Anyone familiar with CRKT knives and tools knows that CRKT has never been interested in making the “same old, same old” kind of product, and you have to respect both their ability to create new and exciting products and share the lime light with their designers. Elsewhere designers aren’t credited on a product unless they have a big name, and how are you supposed to get a big name without being able to put it on anything?
Since the dawn of the knife man has had to sharpen his knife from time to time as the need arises, sharpening is a skilled labor, you have to learn how to use a stone to hone your edge or take the cheating route and use any one of the numerous gimmicks that they have for sharpening. Well Columbia River has a production knife that sharpens itself, I had to see it to believe but it’s true. And best of all, this puppy’s affordable.
Recently Tom Stokes designed a knife around another designers revolutionary opening design, which resulted in the Fulcrum Flame, a knife I own and like very much. Inspiration struck Tom again when looking at the Ashworth Turtle knife, and this time the result is the Gekkota. The Gekkota however has more in common with the money clip or dog tag style tools usually found in promo catalogues or discount outlets- or rather it's function has more in common with them. The overall quality of the Gekkota is the usual CRKT standard.
Sometimes the simplest designs are the best, which explains the myriad of one piece tools on the market these days. The Spare Tool follows that example in spirit if not in form. Technically it has more than one piece in the design, and is somewhat larger than the average one piece tool like Atwood's Prybaby, Gerber's Shard or Raker's Ring Tool. However, it does fit the pattern of a basic prybar, bottle opener and a few other functions rolled into one basic piece of steel like the others.
Like many other folks, my first thoughts on the new CRKT Eat'n Tool were less than serious, and I wondered how any real multitool enthusiast or user would make use of this tool. After carrying and using this tool I realized I was looking at this tool all wrong- it's not an Every Day Carry (EDC) type tool, it's a specialized tool for a camper or hiker who wants a lightweight spork with some extra functionality for maintaining equipment. For the type of user who really cares about weight, the Eat'n Tool might just be the ticket.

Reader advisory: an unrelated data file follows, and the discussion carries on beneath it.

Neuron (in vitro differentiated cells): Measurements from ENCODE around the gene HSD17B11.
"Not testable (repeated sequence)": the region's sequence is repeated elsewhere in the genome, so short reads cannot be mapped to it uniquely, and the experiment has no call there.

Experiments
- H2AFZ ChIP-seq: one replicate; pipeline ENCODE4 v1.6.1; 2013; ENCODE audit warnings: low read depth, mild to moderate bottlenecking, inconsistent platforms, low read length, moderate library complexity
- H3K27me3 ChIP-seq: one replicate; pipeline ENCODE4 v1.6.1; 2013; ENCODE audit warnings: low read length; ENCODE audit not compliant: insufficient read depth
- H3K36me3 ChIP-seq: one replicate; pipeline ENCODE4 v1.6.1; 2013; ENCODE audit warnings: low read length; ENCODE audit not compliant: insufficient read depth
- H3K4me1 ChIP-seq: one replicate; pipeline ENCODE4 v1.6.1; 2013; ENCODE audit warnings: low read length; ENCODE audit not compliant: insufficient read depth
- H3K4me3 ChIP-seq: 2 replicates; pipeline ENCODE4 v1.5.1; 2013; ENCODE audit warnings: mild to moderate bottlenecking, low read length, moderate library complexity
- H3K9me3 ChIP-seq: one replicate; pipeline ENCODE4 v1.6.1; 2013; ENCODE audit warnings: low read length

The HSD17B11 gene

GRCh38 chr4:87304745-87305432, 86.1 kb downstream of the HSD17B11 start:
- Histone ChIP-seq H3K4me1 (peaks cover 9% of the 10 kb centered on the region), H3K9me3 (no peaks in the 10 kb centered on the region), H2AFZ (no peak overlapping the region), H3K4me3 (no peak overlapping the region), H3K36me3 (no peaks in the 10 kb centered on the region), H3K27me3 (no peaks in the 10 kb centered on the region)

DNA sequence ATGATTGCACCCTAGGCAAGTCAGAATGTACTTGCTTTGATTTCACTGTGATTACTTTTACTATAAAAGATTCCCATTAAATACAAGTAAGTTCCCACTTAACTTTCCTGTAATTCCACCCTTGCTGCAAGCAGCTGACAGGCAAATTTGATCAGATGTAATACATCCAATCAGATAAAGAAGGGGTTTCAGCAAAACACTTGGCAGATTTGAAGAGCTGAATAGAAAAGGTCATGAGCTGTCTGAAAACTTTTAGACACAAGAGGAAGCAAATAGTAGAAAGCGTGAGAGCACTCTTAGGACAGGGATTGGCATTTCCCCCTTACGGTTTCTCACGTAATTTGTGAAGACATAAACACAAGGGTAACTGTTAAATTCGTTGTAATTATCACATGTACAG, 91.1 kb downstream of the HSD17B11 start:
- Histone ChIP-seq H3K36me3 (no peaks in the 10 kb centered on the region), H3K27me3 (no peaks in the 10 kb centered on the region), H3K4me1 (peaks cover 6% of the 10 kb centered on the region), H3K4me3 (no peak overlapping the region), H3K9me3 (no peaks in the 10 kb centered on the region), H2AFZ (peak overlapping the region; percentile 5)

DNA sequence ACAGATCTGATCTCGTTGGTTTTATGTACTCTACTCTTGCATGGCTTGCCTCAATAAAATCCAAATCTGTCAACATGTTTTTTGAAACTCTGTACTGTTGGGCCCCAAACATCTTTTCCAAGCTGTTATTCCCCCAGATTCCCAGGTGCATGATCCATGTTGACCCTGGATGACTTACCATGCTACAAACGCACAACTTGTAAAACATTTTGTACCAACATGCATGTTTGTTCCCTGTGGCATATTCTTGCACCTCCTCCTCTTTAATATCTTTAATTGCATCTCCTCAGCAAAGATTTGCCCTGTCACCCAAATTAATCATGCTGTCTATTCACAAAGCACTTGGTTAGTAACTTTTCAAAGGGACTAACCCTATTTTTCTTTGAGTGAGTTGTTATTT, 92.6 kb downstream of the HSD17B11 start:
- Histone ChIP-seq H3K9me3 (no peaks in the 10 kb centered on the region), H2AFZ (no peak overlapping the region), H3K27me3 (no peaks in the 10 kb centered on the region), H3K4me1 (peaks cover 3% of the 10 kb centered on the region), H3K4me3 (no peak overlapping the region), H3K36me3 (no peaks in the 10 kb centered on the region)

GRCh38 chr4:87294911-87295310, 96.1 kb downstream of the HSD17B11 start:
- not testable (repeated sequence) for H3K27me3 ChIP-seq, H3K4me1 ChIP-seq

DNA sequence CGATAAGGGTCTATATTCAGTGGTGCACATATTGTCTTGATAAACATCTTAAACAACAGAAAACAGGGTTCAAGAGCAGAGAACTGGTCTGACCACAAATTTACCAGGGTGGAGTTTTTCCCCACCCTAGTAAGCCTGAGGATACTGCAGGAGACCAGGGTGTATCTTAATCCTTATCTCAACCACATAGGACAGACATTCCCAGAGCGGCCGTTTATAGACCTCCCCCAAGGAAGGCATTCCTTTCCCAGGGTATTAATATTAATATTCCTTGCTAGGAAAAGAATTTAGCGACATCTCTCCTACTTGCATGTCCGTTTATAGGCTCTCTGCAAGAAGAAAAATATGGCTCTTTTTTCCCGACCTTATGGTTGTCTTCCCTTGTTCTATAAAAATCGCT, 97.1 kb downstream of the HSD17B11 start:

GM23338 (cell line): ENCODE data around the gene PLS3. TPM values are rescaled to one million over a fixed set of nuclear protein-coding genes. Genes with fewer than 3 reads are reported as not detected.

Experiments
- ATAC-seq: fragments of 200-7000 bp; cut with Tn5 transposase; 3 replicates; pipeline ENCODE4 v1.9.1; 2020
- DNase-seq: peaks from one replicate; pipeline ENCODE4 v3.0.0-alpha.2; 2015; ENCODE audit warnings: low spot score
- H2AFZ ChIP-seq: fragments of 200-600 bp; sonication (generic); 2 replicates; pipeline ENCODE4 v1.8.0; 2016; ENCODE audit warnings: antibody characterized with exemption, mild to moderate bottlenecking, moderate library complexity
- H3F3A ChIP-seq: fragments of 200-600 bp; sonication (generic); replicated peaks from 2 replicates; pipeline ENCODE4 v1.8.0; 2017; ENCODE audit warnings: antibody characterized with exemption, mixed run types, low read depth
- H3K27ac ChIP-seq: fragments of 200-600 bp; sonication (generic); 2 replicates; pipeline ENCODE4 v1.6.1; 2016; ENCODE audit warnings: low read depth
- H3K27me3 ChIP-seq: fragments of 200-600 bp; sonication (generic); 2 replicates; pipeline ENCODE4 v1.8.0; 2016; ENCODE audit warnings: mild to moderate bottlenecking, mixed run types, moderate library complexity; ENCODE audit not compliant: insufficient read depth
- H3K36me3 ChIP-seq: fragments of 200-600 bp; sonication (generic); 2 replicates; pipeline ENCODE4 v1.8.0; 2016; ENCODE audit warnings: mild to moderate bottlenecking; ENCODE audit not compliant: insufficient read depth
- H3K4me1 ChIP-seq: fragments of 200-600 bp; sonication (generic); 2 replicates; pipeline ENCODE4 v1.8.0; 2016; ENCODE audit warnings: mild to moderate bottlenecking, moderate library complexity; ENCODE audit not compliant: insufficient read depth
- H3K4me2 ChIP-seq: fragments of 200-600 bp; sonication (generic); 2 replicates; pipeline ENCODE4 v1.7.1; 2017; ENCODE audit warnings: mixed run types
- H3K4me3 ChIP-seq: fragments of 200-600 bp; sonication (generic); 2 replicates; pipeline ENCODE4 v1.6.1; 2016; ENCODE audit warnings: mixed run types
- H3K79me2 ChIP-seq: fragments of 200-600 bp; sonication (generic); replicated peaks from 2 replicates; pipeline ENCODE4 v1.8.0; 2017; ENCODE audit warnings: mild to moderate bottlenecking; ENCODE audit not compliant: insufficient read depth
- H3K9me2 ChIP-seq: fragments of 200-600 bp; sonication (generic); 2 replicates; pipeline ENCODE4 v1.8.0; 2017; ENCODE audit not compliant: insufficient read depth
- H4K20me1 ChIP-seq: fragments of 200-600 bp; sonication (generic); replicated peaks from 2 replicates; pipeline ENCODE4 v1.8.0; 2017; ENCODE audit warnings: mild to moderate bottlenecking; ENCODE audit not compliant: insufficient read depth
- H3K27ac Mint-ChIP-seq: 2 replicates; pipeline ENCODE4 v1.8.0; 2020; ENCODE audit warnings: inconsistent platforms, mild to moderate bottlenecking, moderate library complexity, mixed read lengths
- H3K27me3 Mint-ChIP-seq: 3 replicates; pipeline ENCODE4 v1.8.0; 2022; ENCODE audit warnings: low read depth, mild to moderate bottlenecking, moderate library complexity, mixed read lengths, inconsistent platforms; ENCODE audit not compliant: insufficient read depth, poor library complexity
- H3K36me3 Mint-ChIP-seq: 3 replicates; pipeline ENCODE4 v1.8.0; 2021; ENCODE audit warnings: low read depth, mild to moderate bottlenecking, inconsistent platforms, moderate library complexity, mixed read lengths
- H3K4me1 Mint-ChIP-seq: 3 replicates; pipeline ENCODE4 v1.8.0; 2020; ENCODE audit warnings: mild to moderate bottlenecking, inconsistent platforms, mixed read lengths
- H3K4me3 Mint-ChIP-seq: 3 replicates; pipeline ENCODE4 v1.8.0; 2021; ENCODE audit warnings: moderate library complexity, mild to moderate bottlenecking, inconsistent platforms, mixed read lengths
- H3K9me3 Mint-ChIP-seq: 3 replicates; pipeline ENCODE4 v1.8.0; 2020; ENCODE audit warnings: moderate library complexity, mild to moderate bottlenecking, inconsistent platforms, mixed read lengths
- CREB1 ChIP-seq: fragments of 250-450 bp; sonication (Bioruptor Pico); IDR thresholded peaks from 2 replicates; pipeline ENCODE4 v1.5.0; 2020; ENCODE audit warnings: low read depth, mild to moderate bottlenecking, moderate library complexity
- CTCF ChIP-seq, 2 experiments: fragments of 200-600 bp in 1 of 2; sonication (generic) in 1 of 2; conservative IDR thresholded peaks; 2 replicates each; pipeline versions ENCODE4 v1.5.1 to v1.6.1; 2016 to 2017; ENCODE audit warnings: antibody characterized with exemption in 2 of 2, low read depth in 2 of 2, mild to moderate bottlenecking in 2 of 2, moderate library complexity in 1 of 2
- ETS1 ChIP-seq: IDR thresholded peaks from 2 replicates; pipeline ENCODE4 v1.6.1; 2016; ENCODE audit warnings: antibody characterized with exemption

I was lucky enough to first see the CRKT Flux at the 2009 SHOT Show in Orlando- and in fact, I had the designer, Tom Stokes walk me through the components. I was fascinated as Tom showed me the concept of a multitool that is customizable to your intended needs, similar to the failed Coleman Pro Lock . Coleman unfortunately did not support the Pro Lock and as a result, the Pro Lock never amounted to much. Let's hope that CRKT doesn't make the same mistake with the Flux.
With the current trend going towards smaller, more conveniently carried tools, CRKT has once again managed to follow the crowd, but do it in their own inimitable way. Initially they shrank their first tools, the Zilla and Guppie into the Zilla Jr and Li'l Guppie , but the Cicada is something entirely new, not only to CRKT, but also to the multitool world.
The Cicada is a lot of tools in a small package
In the multitool market, manufacturers primarily create tools with pliers as their primary function. Occasionally we see interesting designs that depart from the norm and are pretty much in a league of their own. When CRKT/I.D. Works created the Zilla and the Guppie; there was a surprising acceptance by the multitool community. Someone had decided to try something different with a unique flair to them and they appeared to be an instant success. After the original release there were some folks claming that the tools where too large. A small and more compact version of the tools are what would hit that certain sweet spot with the consumers. With reduction in size came compromises. The Zilla Jr. could not accept standard hex bits anymore and the ‘Lil Guppie no longer had the ability to use bits at all and was reduced to using drivers that were part of it’s design. I.D. Works came up with an excellent solution to remedy the problem. A hex driver, one that would not replace the smaller tools but would compliment them instead. Thus was born the Get-A-Way Driver, a unique hex driver that is more than ordinary and features an impressive array of tools that defiantly make a complete package with the new CRKT tools.
Small, yet deceptively versatile, the Get-A-Way Driver works well by itself or with other tools
Ever since Columbia River hit the scene with their tool line by the I.D. Works division, the knife/tool community has kept an eye on what is new from CRKT and the imaginative guys behind the tools (Launce Barber and Tom Stokes). Besides the release of the Get-A-Way Driver, they have released a carabiner tool that sports some neat features.
Early last year the tool world was all abuzz about the new Guppie multitool from CRKT. It was based on a wrench platform and had a form factor like no other device that comes to mind. In 2008 the Guppie gave birth to an offspring that was designed to be precisely 50% lighter than the original. Fittingly called the Li’l Guppie, this new gadget from CRKT seems to be targeted at the keychain tool niche currently occupied by such tools as the Leatherman Micra, SeberTool M4 and SOG CrossGrip.